Japan Group Moving to Commercialize Nasal Spray Drug for ASD
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Hamamatsu, Shizuoka Pref., Jan. 22 (Jiji Press)--A Japanese group is trying to put into practical use a nasal spray drug to improve symptoms of autism spectrum disorder, or ASD.
The group, led by Hamamatsu University School of Medicine Prof. Hidenori Yamasue, is conducting a clinical trial of the treatment involving oxytocin, whose nicknames include "happiness hormone."
The oxytocin spray is drawing attention from ASD patients and their families throughout Japan, because an effective treatment has yet to be established for ASD, marked by problems with interpersonal communication, empathy and cooperativeness with others.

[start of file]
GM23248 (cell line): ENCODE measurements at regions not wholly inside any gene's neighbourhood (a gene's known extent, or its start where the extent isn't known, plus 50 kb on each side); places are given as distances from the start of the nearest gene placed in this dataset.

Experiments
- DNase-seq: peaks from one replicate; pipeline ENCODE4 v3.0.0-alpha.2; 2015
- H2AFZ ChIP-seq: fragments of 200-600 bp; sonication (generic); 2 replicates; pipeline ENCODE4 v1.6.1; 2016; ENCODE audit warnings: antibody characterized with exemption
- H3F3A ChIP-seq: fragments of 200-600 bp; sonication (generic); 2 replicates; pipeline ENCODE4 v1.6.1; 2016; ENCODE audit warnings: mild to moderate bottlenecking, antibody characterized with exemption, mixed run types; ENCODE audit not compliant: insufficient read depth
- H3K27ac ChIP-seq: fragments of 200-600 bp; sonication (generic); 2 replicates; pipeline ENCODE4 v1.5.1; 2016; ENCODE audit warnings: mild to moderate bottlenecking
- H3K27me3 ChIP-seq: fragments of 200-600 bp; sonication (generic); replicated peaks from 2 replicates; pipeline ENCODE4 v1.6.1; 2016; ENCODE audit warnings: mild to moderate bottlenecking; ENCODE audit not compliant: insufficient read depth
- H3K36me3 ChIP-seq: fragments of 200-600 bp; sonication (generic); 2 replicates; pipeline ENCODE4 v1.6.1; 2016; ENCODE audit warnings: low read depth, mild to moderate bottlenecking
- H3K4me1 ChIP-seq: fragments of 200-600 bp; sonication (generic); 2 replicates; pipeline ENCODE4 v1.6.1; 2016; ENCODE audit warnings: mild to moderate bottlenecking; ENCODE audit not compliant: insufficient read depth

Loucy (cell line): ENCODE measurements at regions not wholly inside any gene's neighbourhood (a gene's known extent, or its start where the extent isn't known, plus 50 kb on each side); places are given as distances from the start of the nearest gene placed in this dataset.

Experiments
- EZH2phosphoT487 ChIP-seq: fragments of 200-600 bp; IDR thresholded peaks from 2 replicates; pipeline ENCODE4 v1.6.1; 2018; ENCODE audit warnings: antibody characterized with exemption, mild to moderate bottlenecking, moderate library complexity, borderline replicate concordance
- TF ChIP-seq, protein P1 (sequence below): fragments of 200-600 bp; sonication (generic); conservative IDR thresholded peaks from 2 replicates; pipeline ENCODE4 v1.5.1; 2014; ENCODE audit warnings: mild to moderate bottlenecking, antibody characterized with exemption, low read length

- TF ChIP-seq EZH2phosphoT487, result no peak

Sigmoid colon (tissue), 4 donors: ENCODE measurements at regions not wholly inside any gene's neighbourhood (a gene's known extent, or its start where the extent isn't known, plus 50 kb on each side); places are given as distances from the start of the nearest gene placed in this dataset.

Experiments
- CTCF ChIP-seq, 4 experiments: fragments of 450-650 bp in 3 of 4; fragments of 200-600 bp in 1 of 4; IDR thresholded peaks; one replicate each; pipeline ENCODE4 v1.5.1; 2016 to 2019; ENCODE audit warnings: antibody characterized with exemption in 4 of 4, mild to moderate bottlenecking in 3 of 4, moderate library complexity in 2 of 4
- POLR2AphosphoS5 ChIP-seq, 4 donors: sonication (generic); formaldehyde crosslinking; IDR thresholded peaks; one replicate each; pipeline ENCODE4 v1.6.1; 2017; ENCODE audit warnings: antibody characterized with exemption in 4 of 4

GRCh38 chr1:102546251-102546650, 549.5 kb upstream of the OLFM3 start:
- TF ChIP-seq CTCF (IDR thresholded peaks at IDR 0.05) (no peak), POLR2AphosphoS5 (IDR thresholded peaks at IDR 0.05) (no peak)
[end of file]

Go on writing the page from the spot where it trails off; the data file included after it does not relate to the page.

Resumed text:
According to Yamasue, ASD, which includes autism and Asperger's syndrome, affects one in every 100 people. Symptoms appear between two and three years old, but many people are not diagnosed until they reach adulthood.
ASD affects more men than women. Based on this, Yamasue came up with a theory that oxytocin, a hormone playing a role in womb contractions and release of breast milk, may be linked to cooperativeness.
[Copyright The Jiji Press, Ltd.]